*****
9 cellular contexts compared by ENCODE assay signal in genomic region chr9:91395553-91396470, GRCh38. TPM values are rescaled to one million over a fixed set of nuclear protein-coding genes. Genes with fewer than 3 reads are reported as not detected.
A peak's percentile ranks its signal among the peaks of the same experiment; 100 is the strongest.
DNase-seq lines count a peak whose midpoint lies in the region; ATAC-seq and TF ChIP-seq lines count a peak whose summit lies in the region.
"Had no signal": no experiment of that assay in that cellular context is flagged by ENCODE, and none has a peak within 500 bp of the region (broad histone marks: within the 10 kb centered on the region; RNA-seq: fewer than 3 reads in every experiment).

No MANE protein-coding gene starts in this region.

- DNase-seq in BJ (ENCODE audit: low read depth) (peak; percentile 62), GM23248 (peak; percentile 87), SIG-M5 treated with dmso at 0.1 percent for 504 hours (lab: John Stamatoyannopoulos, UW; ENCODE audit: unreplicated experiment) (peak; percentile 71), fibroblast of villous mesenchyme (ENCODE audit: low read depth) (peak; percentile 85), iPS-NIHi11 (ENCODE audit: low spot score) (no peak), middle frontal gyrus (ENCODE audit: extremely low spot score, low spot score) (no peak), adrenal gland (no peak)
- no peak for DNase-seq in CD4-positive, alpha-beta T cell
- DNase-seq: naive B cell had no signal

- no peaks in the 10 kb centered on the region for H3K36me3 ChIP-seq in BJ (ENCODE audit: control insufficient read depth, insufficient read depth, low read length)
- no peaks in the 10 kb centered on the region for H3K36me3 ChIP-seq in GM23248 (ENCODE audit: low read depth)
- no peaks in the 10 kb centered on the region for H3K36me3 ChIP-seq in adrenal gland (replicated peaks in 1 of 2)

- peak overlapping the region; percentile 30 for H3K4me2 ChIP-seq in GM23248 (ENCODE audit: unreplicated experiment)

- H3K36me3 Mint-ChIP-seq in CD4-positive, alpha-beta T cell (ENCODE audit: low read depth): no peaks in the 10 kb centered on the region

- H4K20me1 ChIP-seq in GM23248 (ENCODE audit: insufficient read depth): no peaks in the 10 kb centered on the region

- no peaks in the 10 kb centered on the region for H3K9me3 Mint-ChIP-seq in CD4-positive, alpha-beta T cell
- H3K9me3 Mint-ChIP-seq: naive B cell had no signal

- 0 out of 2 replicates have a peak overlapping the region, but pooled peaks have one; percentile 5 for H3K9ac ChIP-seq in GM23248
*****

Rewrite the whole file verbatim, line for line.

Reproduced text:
9 cellular contexts compared by ENCODE assay signal in genomic region chr9:91395553-91396470, GRCh38. TPM values are rescaled to one million over a fixed set of nuclear protein-coding genes. Genes with fewer than 3 reads are reported as not detected.
A peak's percentile ranks its signal among the peaks of the same experiment; 100 is the strongest.
DNase-seq lines count a peak whose midpoint lies in the region; ATAC-seq and TF ChIP-seq lines count a peak whose summit lies in the region.
"Had no signal": no experiment of that assay in that cellular context is flagged by ENCODE, and none has a peak within 500 bp of the region (broad histone marks: within the 10 kb centered on the region; RNA-seq: fewer than 3 reads in every experiment).

No MANE protein-coding gene starts in this region.

- DNase-seq in BJ (ENCODE audit: low read depth) (peak; percentile 62), GM23248 (peak; percentile 87), SIG-M5 treated with dmso at 0.1 percent for 504 hours (lab: John Stamatoyannopoulos, UW; ENCODE audit: unreplicated experiment) (peak; percentile 71), fibroblast of villous mesenchyme (ENCODE audit: low read depth) (peak; percentile 85), iPS-NIHi11 (ENCODE audit: low spot score) (no peak), middle frontal gyrus (ENCODE audit: extremely low spot score, low spot score) (no peak), adrenal gland (no peak)
- no peak for DNase-seq in CD4-positive, alpha-beta T cell
- DNase-seq: naive B cell had no signal

- no peaks in the 10 kb centered on the region for H3K36me3 ChIP-seq in BJ (ENCODE audit: control insufficient read depth, insufficient read depth, low read length)
- no peaks in the 10 kb centered on the region for H3K36me3 ChIP-seq in GM23248 (ENCODE audit: low read depth)
- no peaks in the 10 kb centered on the region for H3K36me3 ChIP-seq in adrenal gland (replicated peaks in 1 of 2)

- peak overlapping the region; percentile 30 for H3K4me2 ChIP-seq in GM23248 (ENCODE audit: unreplicated experiment)

- H3K36me3 Mint-ChIP-seq in CD4-positive, alpha-beta T cell (ENCODE audit: low read depth): no peaks in the 10 kb centered on the region

- H4K20me1 ChIP-seq in GM23248 (ENCODE audit: insufficient read depth): no peaks in the 10 kb centered on the region

- no peaks in the 10 kb centered on the region for H3K9me3 Mint-ChIP-seq in CD4-positive, alpha-beta T cell
- H3K9me3 Mint-ChIP-seq: naive B cell had no signal

- 0 out of 2 replicates have a peak overlapping the region, but pooled peaks have one; percentile 5 for H3K9ac ChIP-seq in GM23248